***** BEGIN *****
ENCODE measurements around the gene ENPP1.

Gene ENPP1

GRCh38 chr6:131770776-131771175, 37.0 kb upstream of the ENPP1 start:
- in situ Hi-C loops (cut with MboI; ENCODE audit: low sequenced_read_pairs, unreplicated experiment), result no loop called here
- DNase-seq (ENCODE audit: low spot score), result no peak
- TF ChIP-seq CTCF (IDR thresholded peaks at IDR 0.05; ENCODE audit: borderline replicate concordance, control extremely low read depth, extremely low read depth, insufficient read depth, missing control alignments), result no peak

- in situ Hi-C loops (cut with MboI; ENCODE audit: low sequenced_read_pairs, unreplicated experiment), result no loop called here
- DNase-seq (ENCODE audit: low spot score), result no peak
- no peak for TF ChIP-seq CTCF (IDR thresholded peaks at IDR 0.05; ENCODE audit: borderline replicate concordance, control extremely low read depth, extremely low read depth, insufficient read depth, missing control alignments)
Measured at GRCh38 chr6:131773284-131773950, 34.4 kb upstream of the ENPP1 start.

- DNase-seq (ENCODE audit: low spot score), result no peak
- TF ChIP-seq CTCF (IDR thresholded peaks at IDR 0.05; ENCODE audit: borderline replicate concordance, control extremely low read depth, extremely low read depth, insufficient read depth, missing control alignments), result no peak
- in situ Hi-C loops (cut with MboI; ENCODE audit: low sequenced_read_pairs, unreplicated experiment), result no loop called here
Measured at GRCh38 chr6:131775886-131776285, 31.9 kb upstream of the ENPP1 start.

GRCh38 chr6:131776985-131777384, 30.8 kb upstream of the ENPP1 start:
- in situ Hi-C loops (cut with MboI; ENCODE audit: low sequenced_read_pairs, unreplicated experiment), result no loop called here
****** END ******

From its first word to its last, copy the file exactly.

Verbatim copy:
ENCODE measurements around the gene ENPP1.

Gene ENPP1

GRCh38 chr6:131770776-131771175, 37.0 kb upstream of the ENPP1 start:
- in situ Hi-C loops (cut with MboI; ENCODE audit: low sequenced_read_pairs, unreplicated experiment), result no loop called here
- DNase-seq (ENCODE audit: low spot score), result no peak
- TF ChIP-seq CTCF (IDR thresholded peaks at IDR 0.05; ENCODE audit: borderline replicate concordance, control extremely low read depth, extremely low read depth, insufficient read depth, missing control alignments), result no peak

- in situ Hi-C loops (cut with MboI; ENCODE audit: low sequenced_read_pairs, unreplicated experiment), result no loop called here
- DNase-seq (ENCODE audit: low spot score), result no peak
- no peak for TF ChIP-seq CTCF (IDR thresholded peaks at IDR 0.05; ENCODE audit: borderline replicate concordance, control extremely low read depth, extremely low read depth, insufficient read depth, missing control alignments)
Measured at GRCh38 chr6:131773284-131773950, 34.4 kb upstream of the ENPP1 start.

- DNase-seq (ENCODE audit: low spot score), result no peak
- TF ChIP-seq CTCF (IDR thresholded peaks at IDR 0.05; ENCODE audit: borderline replicate concordance, control extremely low read depth, extremely low read depth, insufficient read depth, missing control alignments), result no peak
- in situ Hi-C loops (cut with MboI; ENCODE audit: low sequenced_read_pairs, unreplicated experiment), result no loop called here
Measured at GRCh38 chr6:131775886-131776285, 31.9 kb upstream of the ENPP1 start.

GRCh38 chr6:131776985-131777384, 30.8 kb upstream of the ENPP1 start:
- in situ Hi-C loops (cut with MboI; ENCODE audit: low sequenced_read_pairs, unreplicated experiment), result no loop called here